Wednesday, June 24, 2009

Exposure to communicable disease statute constitutional, but not proven

Lydia Krebs won her second KSC case of the day in State v. Richardson, No. 100,445 (Kan. June 19, 2009), reversing two Lyon County convictions for exposing another to a life-threatening disease. The KSC reviewed K.S.A. 21-3435, making it a crime "for an individual who knows oneself to be infected with a life threatening communicable disease knowingly: (1) to engage in sexual intercourse or sodomy with another individual with the intent to expose that individual to that life threatening disease." The KSC held that the statute defines a specific intent crime and that any other interpretation would leave the statute constitutionally suspect:
without proffering any authority, the State contends that giving effect to the statute's plain specific intent language would actually thwart the legislature's intended purpose of preventing the intentional exposure of others to HIV. The State argues that any act of sexual intercourse or sodomy by an HIV positive person, even utilizing a condom, creates some element of risk that the virus will be transmitted to the sex partner, so that total abstinence is the only means by which an infected person may avoid exposing another to HIV. Accordingly, the State suggests that the specific intent to expose another to HIV is inherently included in the defendant's general intent to engage in sexual intercourse. Under the State's interpretation, a person infected with HIV must be totally abstinent or risk being prosecuted for a felony each and every time he or she engages in sexual intercourse or sodomy, regardless of whether the act is between two consenting (perhaps married) adults with full knowledge of the virus and utilizing prophylactic measures. We disagree.

The parties did not address whether the State's interpretation might be constitutionally suspect. A person's decision to engage in private, consensual sexual conduct is protected by the United States Constitution. See Lawrence v. Texas, 539 U.S. 558, 156 (2003); Griswold v. Connecticut, 381 U.S. 479 (1965). Nevertheless, if the legislature intended to criminalize all acts of sexual intercourse or sodomy by any person infected with HIV, it could certainly have said so without employing specific intent language. The State's public policy arguments cannot be reconciled with the plain language of K.S.A. 21-3435(a)(1), and we find that the statute creates a specific intent crime. The State was required to prove that Richardson, knowing he was infected with HIV, intentionally engaged in sexual intercourse with the specific intent to expose [the other individuals] to HIV.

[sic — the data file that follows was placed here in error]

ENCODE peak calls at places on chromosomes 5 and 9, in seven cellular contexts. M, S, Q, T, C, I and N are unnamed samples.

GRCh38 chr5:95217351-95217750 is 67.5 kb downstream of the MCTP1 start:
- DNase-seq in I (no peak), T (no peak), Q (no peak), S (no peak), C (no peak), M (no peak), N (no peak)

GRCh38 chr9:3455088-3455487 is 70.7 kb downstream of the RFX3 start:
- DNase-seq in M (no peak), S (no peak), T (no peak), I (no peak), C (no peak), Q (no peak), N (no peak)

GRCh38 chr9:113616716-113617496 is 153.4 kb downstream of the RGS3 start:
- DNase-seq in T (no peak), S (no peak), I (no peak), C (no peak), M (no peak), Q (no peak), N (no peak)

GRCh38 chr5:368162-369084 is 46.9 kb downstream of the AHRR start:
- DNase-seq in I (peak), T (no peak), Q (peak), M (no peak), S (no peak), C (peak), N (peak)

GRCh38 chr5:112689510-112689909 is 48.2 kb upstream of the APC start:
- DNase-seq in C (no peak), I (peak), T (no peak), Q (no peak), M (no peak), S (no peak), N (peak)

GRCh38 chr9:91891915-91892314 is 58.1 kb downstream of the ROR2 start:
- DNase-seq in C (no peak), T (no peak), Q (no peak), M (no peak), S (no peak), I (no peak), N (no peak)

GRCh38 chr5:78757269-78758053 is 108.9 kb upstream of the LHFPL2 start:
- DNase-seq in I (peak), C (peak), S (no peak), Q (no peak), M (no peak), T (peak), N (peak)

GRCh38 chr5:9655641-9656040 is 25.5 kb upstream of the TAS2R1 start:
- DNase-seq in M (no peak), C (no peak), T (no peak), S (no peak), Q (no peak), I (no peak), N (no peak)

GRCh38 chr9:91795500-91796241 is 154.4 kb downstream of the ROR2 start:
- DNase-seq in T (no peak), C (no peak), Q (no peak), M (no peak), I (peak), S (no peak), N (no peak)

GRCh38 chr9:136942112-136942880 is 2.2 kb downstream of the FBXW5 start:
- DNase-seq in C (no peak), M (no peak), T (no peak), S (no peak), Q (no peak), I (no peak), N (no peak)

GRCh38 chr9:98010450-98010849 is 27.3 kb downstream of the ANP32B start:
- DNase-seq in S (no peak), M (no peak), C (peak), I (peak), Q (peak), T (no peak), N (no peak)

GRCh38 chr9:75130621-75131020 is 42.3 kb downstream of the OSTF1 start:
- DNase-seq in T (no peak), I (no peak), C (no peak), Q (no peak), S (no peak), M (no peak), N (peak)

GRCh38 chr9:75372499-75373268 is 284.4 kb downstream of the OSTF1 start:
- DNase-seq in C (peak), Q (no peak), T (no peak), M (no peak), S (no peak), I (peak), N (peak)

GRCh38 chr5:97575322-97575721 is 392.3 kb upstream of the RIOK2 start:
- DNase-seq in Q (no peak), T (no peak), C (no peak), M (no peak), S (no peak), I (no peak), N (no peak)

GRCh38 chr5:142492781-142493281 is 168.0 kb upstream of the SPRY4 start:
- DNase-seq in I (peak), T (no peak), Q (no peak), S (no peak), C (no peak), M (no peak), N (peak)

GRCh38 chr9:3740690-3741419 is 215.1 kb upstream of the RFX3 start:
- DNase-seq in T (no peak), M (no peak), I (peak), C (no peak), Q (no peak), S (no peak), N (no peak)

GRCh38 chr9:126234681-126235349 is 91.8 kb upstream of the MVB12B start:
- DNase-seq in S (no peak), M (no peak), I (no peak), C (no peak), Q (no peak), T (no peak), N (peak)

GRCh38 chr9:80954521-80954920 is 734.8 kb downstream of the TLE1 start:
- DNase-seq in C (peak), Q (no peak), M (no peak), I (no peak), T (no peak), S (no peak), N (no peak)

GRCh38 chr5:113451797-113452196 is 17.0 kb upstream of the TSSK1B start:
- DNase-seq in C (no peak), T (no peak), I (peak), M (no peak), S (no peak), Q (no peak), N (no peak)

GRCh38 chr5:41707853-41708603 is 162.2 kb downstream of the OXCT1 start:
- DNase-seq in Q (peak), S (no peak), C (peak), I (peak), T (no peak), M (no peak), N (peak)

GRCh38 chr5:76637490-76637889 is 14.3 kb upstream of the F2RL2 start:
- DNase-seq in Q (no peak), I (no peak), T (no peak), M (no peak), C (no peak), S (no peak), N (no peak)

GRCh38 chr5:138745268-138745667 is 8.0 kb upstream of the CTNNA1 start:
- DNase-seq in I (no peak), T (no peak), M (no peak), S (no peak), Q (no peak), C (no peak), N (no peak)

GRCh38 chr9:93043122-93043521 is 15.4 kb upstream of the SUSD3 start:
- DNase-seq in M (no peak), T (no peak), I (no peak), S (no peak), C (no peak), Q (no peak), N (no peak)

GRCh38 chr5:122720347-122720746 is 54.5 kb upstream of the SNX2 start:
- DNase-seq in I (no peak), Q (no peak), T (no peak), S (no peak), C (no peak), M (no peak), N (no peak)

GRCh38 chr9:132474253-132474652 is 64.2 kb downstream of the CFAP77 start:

The KSC rejected Mr. Richardson's claims that the statute fails to adequately define "life threatening" disease and what constitutes "exposing" someone to such a disease. The KSC held that "life threatening" means "something that poses a threat to life" and that such a definition provides sufficient notice that a person of ordinary intelligence would understand what is prohibited. The KSC noted that intentional exposure to influenza might support a prosecution under this statute, although "the prosecutor's burden of establishing the requisite specific intent may be more difficult to carry."

Finally, the KSC applied this interpretation and held that the state had failed to provide evidence that Mr. Richardson had the required specific intent for conviction under K.S.A. 21-3435:
[T]he State attempts to shift the burden of proof by arguing that Richardson "presented no direct evidence of his own belief that a low viral load could not transmit or expose another to the virus" and that he failed to demonstrate at trial that the sex with either of these women was consensual. Of course, the State has the burden of proving beyond a reasonable doubt each and every element of the crime, including Richardson's specific intent to expose M.K. and E.Z. to HIV. Richardson had no burden to disprove specific intent.

Finally, at oral argument, the State asserted that the trial testimony of Richardson's treating physician established that Richardson had been thoroughly educated on the risks of transmitting HIV through sexual intercourse. That knowledge, the State argues, is a circumstance which would support the specific intent element. However, Dr. Penn's testimony was less than definitive on that point. When asked by the prosecutor whether he had discussed with Richardson "safe or acceptable practices for engaging in sexual contact," the doctor replied, "I think we did early on, but I–I can't give you a time." Subsequently, when questioned by defense counsel, the doctor conceded that his records did not reflect such counseling for Richardson, even though the doctor maintained comprehensive records which should have reflected such a conversation with a patient. In short, the doctor's testimony did not establish the
circumstance which the State now asserts.

Here is coverage of the appeal in the Lawrence Journal-World.

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